Insurance Premium

An insurance premium is the amount of money an insurance company charges for coverage for a certain period of time (monthly payments are most common). An insurance premium will vary wildly depending on the insurance company, the customer, and the type or quantity of insurance that is purchased. We'll explore insurance premiums and the different parts of an insurance policy that can affect how large or how small a premium will be.

Insurance Premiums and Quotes
Insurance companies calculate a premium by deciding how much of a risk your specific policy incurs, and how much they will have to charge to make a profit by protecting you against that risk. This process is a quotation process, whereby you provide the information needed and the statisticians working for the company decide the risk and reward of accepting you as a customer. (As a side note, in the insurance industry, statisticians are called actuaries, and the career is one of the fastest growing in the world!)

Rarely are new customers ever turned away for coverage, but they are very often priced away. For example, someone who had 4 heart attacks in the past two years and is 65 years old will have health insurance premiums several times larger than someone who is 20 years old and in perfect health. In this case, the insurance company did not turn down the 65 year old, but it would likely come back with an insurance premium so sky-high the person wouldn't be able to pay for it. The health insurance company, based on its risk models, would determine that insuring this specific person would be highly expensive and risky, and would have to charge a high monthly premium to make a profit.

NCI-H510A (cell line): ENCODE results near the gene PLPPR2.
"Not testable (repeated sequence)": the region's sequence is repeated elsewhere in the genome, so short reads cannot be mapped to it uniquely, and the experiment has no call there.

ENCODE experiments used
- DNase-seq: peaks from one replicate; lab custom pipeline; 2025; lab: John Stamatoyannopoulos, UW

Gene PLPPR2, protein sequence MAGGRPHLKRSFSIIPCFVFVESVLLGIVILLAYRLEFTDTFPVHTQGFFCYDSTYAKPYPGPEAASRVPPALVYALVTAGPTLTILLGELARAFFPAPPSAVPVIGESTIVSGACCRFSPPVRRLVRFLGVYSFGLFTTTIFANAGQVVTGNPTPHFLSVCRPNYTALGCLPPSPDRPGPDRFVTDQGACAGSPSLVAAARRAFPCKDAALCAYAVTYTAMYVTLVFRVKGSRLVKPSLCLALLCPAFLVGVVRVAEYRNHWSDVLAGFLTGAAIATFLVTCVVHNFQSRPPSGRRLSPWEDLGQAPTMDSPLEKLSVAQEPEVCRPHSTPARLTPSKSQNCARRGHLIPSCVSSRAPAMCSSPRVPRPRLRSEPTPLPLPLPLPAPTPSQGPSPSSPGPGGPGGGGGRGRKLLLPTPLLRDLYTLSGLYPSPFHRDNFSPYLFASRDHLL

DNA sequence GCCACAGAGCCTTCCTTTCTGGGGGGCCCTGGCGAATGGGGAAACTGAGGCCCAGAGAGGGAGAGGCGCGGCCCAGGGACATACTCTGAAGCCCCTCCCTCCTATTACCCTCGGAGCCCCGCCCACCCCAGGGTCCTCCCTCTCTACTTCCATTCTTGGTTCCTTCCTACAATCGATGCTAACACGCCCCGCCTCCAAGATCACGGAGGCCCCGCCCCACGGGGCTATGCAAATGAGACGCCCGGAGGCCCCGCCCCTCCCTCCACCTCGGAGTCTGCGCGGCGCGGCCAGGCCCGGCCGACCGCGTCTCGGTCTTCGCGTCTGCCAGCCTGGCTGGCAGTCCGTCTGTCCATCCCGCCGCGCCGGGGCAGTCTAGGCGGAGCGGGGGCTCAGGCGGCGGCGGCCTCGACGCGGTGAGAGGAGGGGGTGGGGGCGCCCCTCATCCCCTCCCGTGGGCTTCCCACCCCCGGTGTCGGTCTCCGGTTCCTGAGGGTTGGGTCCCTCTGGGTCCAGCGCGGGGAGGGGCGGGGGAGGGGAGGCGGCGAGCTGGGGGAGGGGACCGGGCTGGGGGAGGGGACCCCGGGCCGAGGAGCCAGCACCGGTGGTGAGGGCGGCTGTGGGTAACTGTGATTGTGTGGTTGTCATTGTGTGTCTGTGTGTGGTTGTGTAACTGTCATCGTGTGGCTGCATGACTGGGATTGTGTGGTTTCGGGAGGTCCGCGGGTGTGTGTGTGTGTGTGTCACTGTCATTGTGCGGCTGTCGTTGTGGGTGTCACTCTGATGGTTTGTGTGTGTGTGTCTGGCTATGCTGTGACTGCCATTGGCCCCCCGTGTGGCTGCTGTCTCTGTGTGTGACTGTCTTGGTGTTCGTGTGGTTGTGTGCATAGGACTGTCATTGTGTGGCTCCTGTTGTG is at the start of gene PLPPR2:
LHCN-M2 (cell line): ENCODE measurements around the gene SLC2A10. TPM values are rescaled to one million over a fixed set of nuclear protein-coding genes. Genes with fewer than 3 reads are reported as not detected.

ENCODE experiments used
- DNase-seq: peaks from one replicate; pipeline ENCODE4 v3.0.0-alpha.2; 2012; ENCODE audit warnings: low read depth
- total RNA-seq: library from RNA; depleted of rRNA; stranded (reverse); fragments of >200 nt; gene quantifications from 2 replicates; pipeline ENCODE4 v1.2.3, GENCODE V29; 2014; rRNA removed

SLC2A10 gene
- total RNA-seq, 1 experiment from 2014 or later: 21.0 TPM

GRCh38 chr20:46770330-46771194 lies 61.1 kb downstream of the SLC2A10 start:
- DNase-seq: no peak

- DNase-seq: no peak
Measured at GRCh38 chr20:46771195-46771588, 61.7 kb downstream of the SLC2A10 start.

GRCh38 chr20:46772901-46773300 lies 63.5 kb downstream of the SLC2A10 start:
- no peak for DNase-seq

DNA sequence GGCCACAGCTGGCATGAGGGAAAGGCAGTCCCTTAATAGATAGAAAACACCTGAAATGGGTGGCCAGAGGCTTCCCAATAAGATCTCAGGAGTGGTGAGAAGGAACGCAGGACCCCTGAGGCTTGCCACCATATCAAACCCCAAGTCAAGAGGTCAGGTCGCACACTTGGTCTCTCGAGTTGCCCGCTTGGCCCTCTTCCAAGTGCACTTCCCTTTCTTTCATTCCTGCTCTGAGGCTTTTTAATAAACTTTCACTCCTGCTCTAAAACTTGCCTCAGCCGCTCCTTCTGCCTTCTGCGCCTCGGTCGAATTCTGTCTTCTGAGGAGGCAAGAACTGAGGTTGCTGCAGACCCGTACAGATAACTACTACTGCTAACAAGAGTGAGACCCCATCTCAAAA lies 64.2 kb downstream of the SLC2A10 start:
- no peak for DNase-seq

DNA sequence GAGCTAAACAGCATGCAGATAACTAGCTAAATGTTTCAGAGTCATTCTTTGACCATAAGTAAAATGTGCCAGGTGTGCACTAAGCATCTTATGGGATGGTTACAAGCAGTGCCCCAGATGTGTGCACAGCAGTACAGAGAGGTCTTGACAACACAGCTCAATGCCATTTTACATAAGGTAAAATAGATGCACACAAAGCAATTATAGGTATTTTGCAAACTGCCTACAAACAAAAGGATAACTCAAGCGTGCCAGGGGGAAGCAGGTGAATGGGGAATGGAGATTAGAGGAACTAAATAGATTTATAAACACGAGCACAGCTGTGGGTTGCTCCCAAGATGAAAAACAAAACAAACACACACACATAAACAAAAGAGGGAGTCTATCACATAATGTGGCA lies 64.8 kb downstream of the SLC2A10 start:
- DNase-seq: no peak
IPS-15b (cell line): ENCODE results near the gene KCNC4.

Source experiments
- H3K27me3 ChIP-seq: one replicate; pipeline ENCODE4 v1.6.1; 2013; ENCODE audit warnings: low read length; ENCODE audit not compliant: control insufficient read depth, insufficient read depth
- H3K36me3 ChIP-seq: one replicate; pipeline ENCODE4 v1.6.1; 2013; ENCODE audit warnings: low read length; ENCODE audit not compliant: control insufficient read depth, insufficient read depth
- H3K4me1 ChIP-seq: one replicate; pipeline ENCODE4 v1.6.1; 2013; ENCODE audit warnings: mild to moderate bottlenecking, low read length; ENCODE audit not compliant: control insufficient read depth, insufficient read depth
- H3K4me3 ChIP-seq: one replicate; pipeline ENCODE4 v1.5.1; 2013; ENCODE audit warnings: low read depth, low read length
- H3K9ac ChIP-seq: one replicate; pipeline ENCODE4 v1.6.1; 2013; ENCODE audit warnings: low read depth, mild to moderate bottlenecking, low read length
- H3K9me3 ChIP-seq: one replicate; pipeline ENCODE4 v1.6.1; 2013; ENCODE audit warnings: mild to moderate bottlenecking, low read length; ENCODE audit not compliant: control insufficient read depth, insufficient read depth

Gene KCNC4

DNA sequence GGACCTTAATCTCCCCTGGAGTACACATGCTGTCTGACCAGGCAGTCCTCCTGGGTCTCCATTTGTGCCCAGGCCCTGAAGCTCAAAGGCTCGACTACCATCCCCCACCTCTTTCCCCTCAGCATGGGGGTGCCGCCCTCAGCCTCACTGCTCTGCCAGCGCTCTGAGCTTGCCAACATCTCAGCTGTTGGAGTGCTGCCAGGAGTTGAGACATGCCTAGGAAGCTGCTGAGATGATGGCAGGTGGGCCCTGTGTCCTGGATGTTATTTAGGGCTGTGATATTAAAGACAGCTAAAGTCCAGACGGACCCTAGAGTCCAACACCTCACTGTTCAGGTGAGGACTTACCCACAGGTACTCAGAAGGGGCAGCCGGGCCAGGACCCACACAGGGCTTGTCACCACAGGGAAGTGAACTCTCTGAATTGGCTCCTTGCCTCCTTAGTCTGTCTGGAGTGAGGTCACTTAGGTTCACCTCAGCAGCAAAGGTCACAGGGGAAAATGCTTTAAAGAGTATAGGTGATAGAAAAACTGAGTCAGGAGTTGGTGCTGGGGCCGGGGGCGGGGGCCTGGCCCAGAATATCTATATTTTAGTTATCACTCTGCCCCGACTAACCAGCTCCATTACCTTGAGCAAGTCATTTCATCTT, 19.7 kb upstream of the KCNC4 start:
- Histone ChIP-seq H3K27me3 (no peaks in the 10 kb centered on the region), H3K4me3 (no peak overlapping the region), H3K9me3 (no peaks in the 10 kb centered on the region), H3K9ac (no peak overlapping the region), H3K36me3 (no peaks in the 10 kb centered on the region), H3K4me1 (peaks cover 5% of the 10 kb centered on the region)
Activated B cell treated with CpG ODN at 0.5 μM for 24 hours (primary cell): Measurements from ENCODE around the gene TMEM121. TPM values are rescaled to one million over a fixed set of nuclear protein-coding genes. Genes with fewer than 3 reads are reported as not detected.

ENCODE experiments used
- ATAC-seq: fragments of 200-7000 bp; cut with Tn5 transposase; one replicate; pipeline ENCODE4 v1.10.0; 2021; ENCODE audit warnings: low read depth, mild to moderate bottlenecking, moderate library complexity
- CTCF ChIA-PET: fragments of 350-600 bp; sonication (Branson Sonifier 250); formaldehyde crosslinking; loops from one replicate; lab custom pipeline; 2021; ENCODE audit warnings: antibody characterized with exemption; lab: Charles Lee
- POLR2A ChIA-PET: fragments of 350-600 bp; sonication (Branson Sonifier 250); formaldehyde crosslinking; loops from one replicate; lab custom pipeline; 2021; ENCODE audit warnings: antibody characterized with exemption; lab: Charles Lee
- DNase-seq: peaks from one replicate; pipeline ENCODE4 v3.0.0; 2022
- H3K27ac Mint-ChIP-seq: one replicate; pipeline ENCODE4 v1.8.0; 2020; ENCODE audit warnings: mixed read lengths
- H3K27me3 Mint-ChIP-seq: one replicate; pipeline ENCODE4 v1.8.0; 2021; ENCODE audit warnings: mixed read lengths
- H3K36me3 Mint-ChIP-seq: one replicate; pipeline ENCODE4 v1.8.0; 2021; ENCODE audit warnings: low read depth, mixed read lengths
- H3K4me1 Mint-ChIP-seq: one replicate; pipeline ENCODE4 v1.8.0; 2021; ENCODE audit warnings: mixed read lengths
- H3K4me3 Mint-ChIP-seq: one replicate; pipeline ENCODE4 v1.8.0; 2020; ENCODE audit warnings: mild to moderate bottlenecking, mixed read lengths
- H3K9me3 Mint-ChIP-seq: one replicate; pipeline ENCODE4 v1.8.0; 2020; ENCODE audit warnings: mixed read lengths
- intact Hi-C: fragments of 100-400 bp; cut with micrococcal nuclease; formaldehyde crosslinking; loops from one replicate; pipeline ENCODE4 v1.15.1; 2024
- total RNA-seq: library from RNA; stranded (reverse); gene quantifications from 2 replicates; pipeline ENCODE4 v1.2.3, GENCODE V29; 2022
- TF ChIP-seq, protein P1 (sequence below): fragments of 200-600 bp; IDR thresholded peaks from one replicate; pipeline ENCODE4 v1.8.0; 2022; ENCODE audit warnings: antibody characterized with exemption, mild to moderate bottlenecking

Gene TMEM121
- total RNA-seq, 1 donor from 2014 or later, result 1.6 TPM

One common example for demonstrating the difference between two quotes or insurance premiums is the difference in life insurance quotes for smokers and nonsmokers. Since tobacco smokers have, on average, a greater chance of death compared to nonsmokers, they are given higher premiums. Nonsmokers, on average, will pay significantly smaller life insurance premiums than smokers.

Premiums and Coverage

The amount and type of insurance coverage is vital to how expensive or inexpensive and insurance premium will be. More coverage will typically result in a higher premium, while less coverage will result in a lower insurance premium.

This is best showcased on home insurance, where insuring a $1 million home brings about larger insurance premiums than insuring a $100,000 home. However, if each home were insured only up to $50,000 in coverage, the premiums to insure each home would be nearly equal, since the risk and payout are essentially the same, regardless of the full market price.

Deductibles, too, affect total monthly premiums. A deductible is an amount that someone must pay for something before insurance pays the remainder. Most people know of deductibles through their car insurance company. If you were to have a $500 deductible and get into an accident that created $5000 in damages, you would have to put up $500 and the insurance company would pay the remaining $4500. A higher deductible will help lower your insurance premiums, while a lower deductible will create higher insurance premiums.

Round It Up
While most people come to the conclusion that an insurance premium is just a pesky monthly bill, it is actually a very important product, and something few people appreciate until they have to use it. Insuring the most valuable things in your life—health, home, car, family—will allow you the peace of mind for a very small monthly insurance premium. The best insurance is often reassurance, regardless of the premium.

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